Apple and Google have announced a partnership to tackle the issue of unwanted tracking through the likes of AirTags and Tile devices. The companies have proposed industry standards "to help combat the misuse of Bluetooth location-tracking devices for unwanted tracking."
The proposal has received backing from Samsung, Tile, Chipolo, Anker's Eufy brand and Pebblebee, as well as a number of safety and advocacy groups. The draft specification includes best practices and instructions for Bluetooth tracker manufacturers on how to implement “unauthorized tracking detection and alerts” for iOS and Android.
Apple and Google submitted the draft specification to the Internet Engineering Task Force, a notable standards development organization. Over the next three months, interested parties will have a chance to review the documentation and weigh in on it. Apple and Google will address feedback from the comment period, then work together to develop a production version of the specification by the end of the year. Future versions of iOS and Android will support the tech.
“Bluetooth trackers have created tremendous user benefits, but they also bring the potential of unwanted tracking, which requires industrywide action to solve,” Dave Burke, Google’s vice president of engineering for Android, said in a press release. “Android has an unwavering commitment to protecting users, and will continue to develop strong safeguards and collaborate with the industry to help combat the misuse of Bluetooth tracking devices.”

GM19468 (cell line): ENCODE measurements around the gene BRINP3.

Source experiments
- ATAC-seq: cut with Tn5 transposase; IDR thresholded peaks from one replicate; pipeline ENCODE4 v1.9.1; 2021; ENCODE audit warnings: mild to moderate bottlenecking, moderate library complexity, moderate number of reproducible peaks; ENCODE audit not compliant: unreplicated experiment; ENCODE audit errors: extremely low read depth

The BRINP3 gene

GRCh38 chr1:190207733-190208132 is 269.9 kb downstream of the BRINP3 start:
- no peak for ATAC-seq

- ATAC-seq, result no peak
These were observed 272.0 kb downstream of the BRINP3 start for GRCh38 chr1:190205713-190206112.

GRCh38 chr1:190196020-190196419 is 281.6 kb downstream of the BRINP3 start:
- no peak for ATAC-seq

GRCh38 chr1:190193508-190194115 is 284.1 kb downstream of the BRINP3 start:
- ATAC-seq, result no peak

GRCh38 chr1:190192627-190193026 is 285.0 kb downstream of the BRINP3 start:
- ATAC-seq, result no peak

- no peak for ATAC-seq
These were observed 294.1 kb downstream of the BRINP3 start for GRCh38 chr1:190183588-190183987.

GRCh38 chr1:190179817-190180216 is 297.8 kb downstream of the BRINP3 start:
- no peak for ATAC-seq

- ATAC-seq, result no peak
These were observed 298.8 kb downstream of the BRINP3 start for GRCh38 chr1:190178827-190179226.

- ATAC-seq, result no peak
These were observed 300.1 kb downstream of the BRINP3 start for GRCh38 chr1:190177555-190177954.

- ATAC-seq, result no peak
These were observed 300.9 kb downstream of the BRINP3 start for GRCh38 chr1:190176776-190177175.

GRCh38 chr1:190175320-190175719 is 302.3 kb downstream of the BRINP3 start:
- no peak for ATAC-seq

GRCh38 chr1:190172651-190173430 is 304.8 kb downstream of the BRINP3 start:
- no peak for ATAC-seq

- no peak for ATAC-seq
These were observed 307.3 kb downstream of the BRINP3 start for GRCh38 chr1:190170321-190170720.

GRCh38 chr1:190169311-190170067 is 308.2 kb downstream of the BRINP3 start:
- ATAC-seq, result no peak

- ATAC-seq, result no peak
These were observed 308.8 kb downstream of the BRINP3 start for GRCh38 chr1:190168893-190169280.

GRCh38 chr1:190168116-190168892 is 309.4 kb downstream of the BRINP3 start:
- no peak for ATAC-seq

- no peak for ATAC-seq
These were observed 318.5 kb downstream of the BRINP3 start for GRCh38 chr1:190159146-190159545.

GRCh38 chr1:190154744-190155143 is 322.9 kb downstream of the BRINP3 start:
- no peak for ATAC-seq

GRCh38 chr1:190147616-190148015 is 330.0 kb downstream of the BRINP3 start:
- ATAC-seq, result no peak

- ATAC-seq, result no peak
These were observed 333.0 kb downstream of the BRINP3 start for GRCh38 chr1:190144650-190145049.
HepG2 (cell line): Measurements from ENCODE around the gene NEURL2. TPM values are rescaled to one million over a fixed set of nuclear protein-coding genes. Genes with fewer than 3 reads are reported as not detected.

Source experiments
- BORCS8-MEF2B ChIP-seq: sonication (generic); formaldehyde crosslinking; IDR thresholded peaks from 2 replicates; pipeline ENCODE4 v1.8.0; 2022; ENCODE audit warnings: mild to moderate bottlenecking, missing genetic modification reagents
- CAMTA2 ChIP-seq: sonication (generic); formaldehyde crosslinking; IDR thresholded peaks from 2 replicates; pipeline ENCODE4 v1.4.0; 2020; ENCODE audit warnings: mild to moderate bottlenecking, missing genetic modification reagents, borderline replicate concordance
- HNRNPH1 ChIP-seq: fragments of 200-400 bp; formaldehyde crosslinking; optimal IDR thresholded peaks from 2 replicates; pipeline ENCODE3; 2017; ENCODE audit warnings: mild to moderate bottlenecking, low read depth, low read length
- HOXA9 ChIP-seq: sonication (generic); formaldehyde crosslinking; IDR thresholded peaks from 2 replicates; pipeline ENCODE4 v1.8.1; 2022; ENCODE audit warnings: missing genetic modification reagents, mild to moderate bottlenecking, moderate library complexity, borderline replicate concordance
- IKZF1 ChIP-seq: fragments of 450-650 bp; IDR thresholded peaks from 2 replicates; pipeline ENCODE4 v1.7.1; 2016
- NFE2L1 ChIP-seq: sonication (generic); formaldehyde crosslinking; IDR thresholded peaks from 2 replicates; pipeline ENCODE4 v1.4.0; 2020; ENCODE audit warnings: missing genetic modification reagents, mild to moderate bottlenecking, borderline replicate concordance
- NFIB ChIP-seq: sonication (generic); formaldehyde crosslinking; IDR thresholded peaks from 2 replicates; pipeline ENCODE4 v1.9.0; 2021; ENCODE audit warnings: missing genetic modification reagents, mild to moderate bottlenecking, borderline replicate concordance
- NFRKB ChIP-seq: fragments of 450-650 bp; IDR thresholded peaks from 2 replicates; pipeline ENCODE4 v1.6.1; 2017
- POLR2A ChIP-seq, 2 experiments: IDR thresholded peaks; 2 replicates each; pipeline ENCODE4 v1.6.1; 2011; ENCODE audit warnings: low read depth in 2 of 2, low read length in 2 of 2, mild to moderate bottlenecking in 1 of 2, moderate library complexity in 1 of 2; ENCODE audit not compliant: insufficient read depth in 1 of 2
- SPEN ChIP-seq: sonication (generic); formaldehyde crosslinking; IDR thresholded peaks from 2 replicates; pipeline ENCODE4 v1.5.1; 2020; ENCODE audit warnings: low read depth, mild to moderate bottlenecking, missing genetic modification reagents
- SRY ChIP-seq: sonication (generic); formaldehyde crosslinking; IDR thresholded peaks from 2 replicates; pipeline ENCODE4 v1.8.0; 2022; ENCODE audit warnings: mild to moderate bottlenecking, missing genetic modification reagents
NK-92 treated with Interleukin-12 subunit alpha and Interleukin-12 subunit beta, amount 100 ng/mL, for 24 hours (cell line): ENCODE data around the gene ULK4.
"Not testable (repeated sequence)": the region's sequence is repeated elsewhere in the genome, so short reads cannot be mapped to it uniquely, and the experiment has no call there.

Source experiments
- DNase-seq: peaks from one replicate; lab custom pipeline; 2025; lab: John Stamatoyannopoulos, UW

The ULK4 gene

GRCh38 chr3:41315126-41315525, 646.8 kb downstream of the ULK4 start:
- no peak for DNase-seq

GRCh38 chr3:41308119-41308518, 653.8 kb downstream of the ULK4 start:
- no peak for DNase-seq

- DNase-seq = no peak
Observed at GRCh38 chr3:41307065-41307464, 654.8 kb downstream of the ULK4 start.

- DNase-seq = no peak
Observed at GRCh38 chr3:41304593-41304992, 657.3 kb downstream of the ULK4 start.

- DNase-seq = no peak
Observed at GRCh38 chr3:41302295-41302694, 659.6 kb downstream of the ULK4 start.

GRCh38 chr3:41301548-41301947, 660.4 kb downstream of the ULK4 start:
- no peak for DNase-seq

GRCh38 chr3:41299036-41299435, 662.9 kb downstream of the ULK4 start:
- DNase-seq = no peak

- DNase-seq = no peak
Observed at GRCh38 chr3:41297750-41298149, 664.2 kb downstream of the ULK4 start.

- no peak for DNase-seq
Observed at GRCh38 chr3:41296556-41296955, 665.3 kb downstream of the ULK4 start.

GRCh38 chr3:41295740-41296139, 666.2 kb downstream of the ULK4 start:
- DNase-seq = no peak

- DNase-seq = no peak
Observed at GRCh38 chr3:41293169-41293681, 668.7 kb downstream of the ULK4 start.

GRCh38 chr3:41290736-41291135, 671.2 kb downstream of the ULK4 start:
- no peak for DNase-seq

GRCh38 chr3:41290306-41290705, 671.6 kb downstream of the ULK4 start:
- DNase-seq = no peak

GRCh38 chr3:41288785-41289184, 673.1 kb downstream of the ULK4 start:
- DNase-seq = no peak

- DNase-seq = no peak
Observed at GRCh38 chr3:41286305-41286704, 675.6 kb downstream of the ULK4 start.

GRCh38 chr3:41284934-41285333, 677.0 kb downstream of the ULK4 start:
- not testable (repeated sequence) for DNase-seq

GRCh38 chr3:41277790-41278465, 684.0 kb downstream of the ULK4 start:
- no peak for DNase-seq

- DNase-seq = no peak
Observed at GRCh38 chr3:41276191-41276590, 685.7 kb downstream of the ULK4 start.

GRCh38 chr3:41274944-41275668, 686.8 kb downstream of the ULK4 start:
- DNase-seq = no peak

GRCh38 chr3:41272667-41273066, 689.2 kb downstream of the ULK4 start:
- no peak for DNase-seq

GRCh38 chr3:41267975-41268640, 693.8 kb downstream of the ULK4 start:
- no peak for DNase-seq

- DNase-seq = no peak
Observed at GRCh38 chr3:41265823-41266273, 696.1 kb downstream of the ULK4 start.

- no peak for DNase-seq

“We built AirTag and the Find My network with a set of proactive features to discourage unwanted tracking — a first in the industry — and we continue to make improvements to help ensure the technology is being used as intended," Ron Huang, Apple’s vice president of sensing and connectivity, said. "This new industry specification builds upon the AirTag protections, and through collaboration with Google results in a critical step forward to help combat unwanted tracking across iOS and Android.”
There have been numerous cases of Bluetooth trackers being used to stalk people over the last few years, as bad actors have planted such devices on unsuspecting victims. It's not only people that can be unwillingly tracked by Bluetooth devices. According to reports, thieves have used them to steal high-end cars.
Since it debuted its AirTags in 2021, Apple has rolled out some anti-stalking features. For instance, it has updated the devices so they emit as loud a noise as possible at some point after they're separated from their owners. An Android app can also detect AirTags and other Find My-compatible trackers that may have been planted on someone.
It was reported last year that Google was exploring the idea of OS-level Bluetooth tracker detection, which now seems very likely to happen in the coming months. The company plans to reveal more details about its efforts to combat unwanted tracking at I/O next week. Google is also said to be working on its own Bluetooth tracker, which it may reveal at I/O.